# What is this music symbol and how to play it?

I've attached a picture of the music sheet I am learning that has a music notation that I do not know and would like to get some help to understand what it means. The music notation is on the first measure, below the bass staff. It is a straight line but then at a certain point it has a sharp point.

I did some research and I believe this is notation for pedaling, but correct me if I am wrong. If it is pedaling, how would I play it?

Using the first measure as an example, would I press the pedal at the first beat, then lift the pedal up on the third beat? But I don't understand how to interpret the notation after the third beat (I have boxed this portion in orange).

I also don't understand what simile means. I'm guessing it means to repeat for all other measures, but how do I know when to stop?

• It looks like damper pedal work but with some things I've never seen in damper pedal notation. "Simile" means "continue the same way". In this case, you would keep using the same damper pedal pattern until the end or there is some other mark in that area. It could be that there's supposed to be a "pop" of the pedal in there - where you are holding it down and you quickly lift and drop your foot which makes the dampers bang on the strings. Doing this without playing any notes makes the whole piano ring out. – Todd Wilcox Sep 8 '15 at 18:41

This symbol indicates that you lift the pedal on the note indicated above it. The pedal is depressed (just milliseconds) after playing the note. So when you encounter the thing you boxed in orange:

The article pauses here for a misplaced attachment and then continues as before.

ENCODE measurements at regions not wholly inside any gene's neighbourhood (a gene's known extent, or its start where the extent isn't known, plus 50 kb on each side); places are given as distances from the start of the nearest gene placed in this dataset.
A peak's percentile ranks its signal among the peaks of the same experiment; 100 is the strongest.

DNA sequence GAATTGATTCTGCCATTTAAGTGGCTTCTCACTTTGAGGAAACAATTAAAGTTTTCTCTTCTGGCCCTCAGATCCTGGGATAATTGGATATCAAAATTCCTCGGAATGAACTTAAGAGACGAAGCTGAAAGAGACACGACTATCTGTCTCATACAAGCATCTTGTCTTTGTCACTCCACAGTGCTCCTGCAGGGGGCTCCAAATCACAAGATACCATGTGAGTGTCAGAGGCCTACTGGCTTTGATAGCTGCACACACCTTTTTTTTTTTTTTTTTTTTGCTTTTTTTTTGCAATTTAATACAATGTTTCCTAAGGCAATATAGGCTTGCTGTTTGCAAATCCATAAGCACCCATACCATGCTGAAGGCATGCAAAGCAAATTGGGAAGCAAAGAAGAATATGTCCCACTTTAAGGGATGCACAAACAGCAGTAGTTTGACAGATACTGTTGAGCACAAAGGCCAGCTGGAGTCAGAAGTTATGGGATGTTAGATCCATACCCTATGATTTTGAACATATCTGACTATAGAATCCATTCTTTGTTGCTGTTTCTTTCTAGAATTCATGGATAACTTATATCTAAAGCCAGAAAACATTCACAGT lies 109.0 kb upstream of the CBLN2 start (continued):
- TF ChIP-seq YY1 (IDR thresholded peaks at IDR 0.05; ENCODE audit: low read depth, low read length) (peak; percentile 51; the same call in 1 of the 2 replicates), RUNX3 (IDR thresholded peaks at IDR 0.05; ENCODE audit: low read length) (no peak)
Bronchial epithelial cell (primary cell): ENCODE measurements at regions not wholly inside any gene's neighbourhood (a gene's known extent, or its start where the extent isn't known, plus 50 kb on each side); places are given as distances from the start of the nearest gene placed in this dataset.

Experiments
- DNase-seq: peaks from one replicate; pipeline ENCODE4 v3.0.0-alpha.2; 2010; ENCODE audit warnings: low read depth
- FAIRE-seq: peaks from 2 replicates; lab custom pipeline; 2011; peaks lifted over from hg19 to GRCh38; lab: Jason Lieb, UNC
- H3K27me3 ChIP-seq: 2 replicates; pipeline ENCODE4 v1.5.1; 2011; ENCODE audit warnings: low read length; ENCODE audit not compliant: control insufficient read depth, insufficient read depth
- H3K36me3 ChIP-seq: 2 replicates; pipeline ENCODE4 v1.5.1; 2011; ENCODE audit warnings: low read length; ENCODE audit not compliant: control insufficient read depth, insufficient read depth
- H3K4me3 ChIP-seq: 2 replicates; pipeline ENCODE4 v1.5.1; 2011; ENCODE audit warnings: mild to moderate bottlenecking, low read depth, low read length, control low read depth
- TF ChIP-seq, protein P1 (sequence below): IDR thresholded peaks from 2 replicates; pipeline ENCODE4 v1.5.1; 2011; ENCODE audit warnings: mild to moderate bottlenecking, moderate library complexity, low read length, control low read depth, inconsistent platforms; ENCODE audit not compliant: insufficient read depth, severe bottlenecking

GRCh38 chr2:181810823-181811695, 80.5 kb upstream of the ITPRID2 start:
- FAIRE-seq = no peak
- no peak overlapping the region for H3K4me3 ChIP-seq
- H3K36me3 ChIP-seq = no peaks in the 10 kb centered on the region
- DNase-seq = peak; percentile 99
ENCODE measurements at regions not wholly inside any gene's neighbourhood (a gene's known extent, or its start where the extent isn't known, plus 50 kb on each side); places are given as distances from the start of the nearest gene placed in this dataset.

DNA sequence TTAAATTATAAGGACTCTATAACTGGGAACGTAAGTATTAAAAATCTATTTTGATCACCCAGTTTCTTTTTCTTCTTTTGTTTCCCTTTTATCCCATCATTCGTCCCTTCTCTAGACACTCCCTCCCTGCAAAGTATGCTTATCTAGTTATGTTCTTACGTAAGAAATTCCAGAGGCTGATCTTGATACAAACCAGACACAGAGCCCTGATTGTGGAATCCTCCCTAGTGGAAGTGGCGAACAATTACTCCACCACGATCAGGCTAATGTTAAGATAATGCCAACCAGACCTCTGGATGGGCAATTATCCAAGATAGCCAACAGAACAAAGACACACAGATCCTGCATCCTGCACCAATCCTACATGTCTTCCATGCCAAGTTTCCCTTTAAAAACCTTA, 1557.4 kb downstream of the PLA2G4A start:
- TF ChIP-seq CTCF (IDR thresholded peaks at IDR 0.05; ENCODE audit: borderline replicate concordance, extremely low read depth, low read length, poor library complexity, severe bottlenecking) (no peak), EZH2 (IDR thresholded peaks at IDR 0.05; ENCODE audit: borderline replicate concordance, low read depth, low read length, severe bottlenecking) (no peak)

In Bar 1:

1. (Depress the pedal half-way just after playing the first melody note G.) Lift the pedal on note F.
2. Push it all the way down just after playing the note F. Then break pedalling. (Lift the pedal completely.)
3. Notice that the pedal is then played just after the G semi-quaver.

The composer wants the two semi-quavers [F, G] to be as "upbeat" to the second crotchet (2/8) beat of the bar (measure); and thus sound detached from the first dotted crotchet (3/8) beat of the bar. But they also wants only one note (G) from this set of two semi-quavers to blur with the next crotchet (2/8) beat.

Come to Bar 2: the boxed orange pedalling now applies to the notes [D, F].

For reason best known to them, the composer has shifted the previous pedalling technique by one semiquaver value forward. Now D is an "upbeat" to F, but still detached from it. (There is no blurring of sound from the previous dotted crotchet beat.)

simile just means that you continue this pedalling style as long as the melody has the same rhythm, or the harmony has the same pattern of notes, or you encounter another pedalling symbol. This will apply for a set of two bars.

Hope this makes sense!~

• Also a really good answer thank you for your time. – T. Nguyen Sep 8 '15 at 19:51
• I asked this question on a forum (only open to users of a commercial notation software program) whose members include professional performers, composers, and music engravers. They identified precisely the software used to create the OP's example. It does not have any built-in option to create the standard pedalling symbol shown in @garyF's answer, but you can "draw your own version". The exact shape of the symbol in the OP's example is not in standard reference books on music engraving. As such, I think the interpretation of the "orange box" to mean "half-pedalling" is ingenious but fanciful. – user19146 Sep 10 '15 at 14:51